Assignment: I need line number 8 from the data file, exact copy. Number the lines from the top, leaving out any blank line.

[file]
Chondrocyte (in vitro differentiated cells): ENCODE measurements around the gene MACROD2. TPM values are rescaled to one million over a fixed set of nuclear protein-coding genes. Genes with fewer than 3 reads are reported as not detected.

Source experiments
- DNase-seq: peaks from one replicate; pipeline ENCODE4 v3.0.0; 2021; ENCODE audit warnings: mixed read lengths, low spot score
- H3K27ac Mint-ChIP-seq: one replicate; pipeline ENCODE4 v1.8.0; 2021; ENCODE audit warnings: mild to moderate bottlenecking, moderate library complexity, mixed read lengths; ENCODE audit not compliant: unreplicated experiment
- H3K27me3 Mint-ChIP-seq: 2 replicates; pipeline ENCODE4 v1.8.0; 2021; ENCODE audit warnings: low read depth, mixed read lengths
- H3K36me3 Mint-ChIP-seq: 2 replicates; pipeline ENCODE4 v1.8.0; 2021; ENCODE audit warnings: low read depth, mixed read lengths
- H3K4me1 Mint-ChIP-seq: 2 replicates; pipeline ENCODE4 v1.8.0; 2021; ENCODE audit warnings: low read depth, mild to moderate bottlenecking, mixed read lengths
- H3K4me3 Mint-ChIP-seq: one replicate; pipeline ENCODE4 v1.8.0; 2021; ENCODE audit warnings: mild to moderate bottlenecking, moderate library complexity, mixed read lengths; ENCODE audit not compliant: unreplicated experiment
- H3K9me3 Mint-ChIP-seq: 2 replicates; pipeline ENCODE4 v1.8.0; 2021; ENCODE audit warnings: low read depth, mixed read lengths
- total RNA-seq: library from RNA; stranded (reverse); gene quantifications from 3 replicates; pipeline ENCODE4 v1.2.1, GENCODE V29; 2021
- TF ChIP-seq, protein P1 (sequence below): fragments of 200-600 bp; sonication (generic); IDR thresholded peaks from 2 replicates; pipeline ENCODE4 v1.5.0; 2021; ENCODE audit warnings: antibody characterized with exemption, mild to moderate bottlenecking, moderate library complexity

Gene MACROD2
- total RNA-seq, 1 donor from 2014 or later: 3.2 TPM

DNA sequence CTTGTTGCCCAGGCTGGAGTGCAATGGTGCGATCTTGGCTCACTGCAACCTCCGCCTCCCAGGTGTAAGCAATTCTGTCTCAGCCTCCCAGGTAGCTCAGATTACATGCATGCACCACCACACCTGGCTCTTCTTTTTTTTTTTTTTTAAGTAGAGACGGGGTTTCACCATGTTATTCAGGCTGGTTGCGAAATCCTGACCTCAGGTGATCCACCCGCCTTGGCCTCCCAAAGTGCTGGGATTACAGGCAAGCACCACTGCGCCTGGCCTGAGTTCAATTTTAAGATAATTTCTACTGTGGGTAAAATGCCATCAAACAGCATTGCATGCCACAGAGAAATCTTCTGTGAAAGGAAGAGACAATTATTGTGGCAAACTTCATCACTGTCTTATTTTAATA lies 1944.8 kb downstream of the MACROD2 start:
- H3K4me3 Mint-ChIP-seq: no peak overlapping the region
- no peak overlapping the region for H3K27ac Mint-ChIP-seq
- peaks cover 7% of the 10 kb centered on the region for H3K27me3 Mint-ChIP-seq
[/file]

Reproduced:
- H3K4me3 Mint-ChIP-seq: one replicate; pipeline ENCODE4 v1.8.0; 2021; ENCODE audit warnings: mild to moderate bottlenecking, moderate library complexity, mixed read lengths; ENCODE audit not compliant: unreplicated experiment